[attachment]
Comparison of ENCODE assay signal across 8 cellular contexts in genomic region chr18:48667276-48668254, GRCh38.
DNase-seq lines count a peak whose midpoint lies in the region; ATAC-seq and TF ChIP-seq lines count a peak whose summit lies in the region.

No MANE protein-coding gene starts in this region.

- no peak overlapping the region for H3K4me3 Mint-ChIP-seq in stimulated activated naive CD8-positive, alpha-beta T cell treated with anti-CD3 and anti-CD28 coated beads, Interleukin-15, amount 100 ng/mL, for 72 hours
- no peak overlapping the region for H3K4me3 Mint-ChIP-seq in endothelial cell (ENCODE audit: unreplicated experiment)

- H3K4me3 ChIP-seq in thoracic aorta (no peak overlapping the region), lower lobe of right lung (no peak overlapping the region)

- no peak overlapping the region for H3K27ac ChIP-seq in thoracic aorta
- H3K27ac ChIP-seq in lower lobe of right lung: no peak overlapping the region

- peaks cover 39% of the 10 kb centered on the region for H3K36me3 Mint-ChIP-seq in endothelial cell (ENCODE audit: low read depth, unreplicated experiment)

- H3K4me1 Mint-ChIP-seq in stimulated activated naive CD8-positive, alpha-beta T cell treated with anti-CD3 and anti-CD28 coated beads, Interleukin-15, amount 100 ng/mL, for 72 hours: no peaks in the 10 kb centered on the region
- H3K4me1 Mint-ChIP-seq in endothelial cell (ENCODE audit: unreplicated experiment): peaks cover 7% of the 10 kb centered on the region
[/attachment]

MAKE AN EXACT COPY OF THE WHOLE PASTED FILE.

Comparison of ENCODE assay signal across 8 cellular contexts in genomic region chr18:48667276-48668254, GRCh38.
DNase-seq lines count a peak whose midpoint lies in the region; ATAC-seq and TF ChIP-seq lines count a peak whose summit lies in the region.

No MANE protein-coding gene starts in this region.

- no peak overlapping the region for H3K4me3 Mint-ChIP-seq in stimulated activated naive CD8-positive, alpha-beta T cell treated with anti-CD3 and anti-CD28 coated beads, Interleukin-15, amount 100 ng/mL, for 72 hours
- no peak overlapping the region for H3K4me3 Mint-ChIP-seq in endothelial cell (ENCODE audit: unreplicated experiment)

- H3K4me3 ChIP-seq in thoracic aorta (no peak overlapping the region), lower lobe of right lung (no peak overlapping the region)

- no peak overlapping the region for H3K27ac ChIP-seq in thoracic aorta
- H3K27ac ChIP-seq in lower lobe of right lung: no peak overlapping the region

- peaks cover 39% of the 10 kb centered on the region for H3K36me3 Mint-ChIP-seq in endothelial cell (ENCODE audit: low read depth, unreplicated experiment)

- H3K4me1 Mint-ChIP-seq in stimulated activated naive CD8-positive, alpha-beta T cell treated with anti-CD3 and anti-CD28 coated beads, Interleukin-15, amount 100 ng/mL, for 72 hours: no peaks in the 10 kb centered on the region
- H3K4me1 Mint-ChIP-seq in endothelial cell (ENCODE audit: unreplicated experiment): peaks cover 7% of the 10 kb centered on the region